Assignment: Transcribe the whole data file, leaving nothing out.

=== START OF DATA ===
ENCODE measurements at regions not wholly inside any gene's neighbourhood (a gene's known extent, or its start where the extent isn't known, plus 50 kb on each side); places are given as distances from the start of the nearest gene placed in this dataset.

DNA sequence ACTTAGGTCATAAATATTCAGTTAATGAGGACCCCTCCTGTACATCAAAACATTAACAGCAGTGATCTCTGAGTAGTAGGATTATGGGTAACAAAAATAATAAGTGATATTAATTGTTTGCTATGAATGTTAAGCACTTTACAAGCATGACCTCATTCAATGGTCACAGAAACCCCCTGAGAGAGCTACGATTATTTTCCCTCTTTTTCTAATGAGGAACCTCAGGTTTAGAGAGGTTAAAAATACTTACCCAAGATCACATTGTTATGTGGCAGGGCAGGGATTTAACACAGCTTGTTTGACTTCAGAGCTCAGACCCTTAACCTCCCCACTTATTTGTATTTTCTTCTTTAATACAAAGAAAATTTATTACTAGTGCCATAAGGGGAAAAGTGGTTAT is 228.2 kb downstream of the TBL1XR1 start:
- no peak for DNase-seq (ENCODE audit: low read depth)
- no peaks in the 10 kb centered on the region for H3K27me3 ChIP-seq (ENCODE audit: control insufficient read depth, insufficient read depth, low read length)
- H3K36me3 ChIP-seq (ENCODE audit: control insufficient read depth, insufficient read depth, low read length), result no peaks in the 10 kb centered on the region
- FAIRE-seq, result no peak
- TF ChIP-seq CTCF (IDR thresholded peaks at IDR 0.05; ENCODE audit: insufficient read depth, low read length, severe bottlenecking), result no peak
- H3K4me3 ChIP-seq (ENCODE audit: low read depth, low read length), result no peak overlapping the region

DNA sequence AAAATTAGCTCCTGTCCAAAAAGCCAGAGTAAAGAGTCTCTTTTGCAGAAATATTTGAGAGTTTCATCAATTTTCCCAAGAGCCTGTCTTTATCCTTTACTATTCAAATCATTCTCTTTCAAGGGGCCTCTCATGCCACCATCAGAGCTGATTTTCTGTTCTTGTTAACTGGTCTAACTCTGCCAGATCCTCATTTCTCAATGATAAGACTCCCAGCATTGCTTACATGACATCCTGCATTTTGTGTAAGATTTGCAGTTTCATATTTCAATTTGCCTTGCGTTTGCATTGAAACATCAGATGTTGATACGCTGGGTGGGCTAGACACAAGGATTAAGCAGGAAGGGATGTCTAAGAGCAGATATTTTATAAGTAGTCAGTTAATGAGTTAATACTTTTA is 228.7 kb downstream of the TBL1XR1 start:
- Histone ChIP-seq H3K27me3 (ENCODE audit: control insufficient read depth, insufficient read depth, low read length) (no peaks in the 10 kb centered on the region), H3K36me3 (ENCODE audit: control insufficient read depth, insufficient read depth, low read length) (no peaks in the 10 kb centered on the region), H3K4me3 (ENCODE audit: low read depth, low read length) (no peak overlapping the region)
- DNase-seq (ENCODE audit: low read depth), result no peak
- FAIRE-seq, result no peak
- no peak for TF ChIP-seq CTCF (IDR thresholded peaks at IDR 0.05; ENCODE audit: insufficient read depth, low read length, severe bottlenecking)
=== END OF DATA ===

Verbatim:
ENCODE measurements at regions not wholly inside any gene's neighbourhood (a gene's known extent, or its start where the extent isn't known, plus 50 kb on each side); places are given as distances from the start of the nearest gene placed in this dataset.

DNA sequence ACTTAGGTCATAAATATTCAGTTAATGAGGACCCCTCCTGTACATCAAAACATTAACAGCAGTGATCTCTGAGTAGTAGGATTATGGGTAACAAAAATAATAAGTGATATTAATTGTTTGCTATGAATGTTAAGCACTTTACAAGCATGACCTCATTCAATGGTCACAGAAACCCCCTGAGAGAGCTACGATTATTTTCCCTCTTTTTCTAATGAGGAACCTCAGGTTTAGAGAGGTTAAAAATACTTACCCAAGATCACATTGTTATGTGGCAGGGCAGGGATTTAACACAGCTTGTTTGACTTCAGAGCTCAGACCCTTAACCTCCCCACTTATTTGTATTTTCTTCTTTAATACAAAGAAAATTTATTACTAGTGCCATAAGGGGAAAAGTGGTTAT is 228.2 kb downstream of the TBL1XR1 start:
- no peak for DNase-seq (ENCODE audit: low read depth)
- no peaks in the 10 kb centered on the region for H3K27me3 ChIP-seq (ENCODE audit: control insufficient read depth, insufficient read depth, low read length)
- H3K36me3 ChIP-seq (ENCODE audit: control insufficient read depth, insufficient read depth, low read length), result no peaks in the 10 kb centered on the region
- FAIRE-seq, result no peak
- TF ChIP-seq CTCF (IDR thresholded peaks at IDR 0.05; ENCODE audit: insufficient read depth, low read length, severe bottlenecking), result no peak
- H3K4me3 ChIP-seq (ENCODE audit: low read depth, low read length), result no peak overlapping the region

DNA sequence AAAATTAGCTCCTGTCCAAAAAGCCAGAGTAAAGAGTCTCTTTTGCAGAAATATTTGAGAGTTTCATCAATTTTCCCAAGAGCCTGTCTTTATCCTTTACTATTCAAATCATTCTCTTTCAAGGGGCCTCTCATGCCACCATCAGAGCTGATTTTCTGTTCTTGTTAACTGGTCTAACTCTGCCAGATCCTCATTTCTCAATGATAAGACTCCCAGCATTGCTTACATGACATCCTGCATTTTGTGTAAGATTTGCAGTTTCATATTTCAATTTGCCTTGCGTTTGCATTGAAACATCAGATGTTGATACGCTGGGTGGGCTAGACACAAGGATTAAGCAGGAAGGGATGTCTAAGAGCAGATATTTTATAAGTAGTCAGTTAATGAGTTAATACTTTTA is 228.7 kb downstream of the TBL1XR1 start:
- Histone ChIP-seq H3K27me3 (ENCODE audit: control insufficient read depth, insufficient read depth, low read length) (no peaks in the 10 kb centered on the region), H3K36me3 (ENCODE audit: control insufficient read depth, insufficient read depth, low read length) (no peaks in the 10 kb centered on the region), H3K4me3 (ENCODE audit: low read depth, low read length) (no peak overlapping the region)
- DNase-seq (ENCODE audit: low read depth), result no peak
- FAIRE-seq, result no peak
- no peak for TF ChIP-seq CTCF (IDR thresholded peaks at IDR 0.05; ENCODE audit: insufficient read depth, low read length, severe bottlenecking)